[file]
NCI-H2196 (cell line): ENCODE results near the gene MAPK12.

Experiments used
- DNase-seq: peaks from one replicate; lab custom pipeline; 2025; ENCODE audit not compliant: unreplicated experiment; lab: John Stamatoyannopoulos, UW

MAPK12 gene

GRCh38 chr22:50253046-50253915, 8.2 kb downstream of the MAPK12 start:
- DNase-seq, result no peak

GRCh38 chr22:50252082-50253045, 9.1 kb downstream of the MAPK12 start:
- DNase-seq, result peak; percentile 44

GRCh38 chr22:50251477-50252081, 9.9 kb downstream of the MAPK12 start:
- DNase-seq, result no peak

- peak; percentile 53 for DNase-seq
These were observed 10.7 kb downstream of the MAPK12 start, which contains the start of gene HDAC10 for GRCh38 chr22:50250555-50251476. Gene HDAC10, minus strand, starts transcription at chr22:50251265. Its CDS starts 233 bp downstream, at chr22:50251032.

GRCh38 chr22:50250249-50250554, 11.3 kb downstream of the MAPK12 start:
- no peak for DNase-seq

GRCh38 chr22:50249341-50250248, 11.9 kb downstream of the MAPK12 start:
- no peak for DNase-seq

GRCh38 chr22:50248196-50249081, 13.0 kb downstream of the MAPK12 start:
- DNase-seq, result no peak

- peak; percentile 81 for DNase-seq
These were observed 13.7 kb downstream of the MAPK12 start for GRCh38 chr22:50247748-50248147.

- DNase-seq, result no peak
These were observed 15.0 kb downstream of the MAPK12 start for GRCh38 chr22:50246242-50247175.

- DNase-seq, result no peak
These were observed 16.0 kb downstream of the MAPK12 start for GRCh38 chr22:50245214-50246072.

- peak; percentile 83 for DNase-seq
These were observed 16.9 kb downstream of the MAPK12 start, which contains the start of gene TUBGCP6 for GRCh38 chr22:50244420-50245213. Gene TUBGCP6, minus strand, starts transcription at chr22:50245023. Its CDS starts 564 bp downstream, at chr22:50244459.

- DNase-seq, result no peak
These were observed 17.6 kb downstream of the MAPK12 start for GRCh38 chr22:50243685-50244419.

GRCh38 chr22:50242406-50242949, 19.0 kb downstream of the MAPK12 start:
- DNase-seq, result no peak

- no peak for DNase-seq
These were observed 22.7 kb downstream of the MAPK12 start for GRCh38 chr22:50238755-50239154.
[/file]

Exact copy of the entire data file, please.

NCI-H2196 (cell line): ENCODE results near the gene MAPK12.

Experiments used
- DNase-seq: peaks from one replicate; lab custom pipeline; 2025; ENCODE audit not compliant: unreplicated experiment; lab: John Stamatoyannopoulos, UW

MAPK12 gene

GRCh38 chr22:50253046-50253915, 8.2 kb downstream of the MAPK12 start:
- DNase-seq, result no peak

GRCh38 chr22:50252082-50253045, 9.1 kb downstream of the MAPK12 start:
- DNase-seq, result peak; percentile 44

GRCh38 chr22:50251477-50252081, 9.9 kb downstream of the MAPK12 start:
- DNase-seq, result no peak

- peak; percentile 53 for DNase-seq
These were observed 10.7 kb downstream of the MAPK12 start, which contains the start of gene HDAC10 for GRCh38 chr22:50250555-50251476. Gene HDAC10, minus strand, starts transcription at chr22:50251265. Its CDS starts 233 bp downstream, at chr22:50251032.

GRCh38 chr22:50250249-50250554, 11.3 kb downstream of the MAPK12 start:
- no peak for DNase-seq

GRCh38 chr22:50249341-50250248, 11.9 kb downstream of the MAPK12 start:
- no peak for DNase-seq

GRCh38 chr22:50248196-50249081, 13.0 kb downstream of the MAPK12 start:
- DNase-seq, result no peak

- peak; percentile 81 for DNase-seq
These were observed 13.7 kb downstream of the MAPK12 start for GRCh38 chr22:50247748-50248147.

- DNase-seq, result no peak
These were observed 15.0 kb downstream of the MAPK12 start for GRCh38 chr22:50246242-50247175.

- DNase-seq, result no peak
These were observed 16.0 kb downstream of the MAPK12 start for GRCh38 chr22:50245214-50246072.

- peak; percentile 83 for DNase-seq
These were observed 16.9 kb downstream of the MAPK12 start, which contains the start of gene TUBGCP6 for GRCh38 chr22:50244420-50245213. Gene TUBGCP6, minus strand, starts transcription at chr22:50245023. Its CDS starts 564 bp downstream, at chr22:50244459.

- DNase-seq, result no peak
These were observed 17.6 kb downstream of the MAPK12 start for GRCh38 chr22:50243685-50244419.

GRCh38 chr22:50242406-50242949, 19.0 kb downstream of the MAPK12 start:
- DNase-seq, result no peak

- no peak for DNase-seq
These were observed 22.7 kb downstream of the MAPK12 start for GRCh38 chr22:50238755-50239154.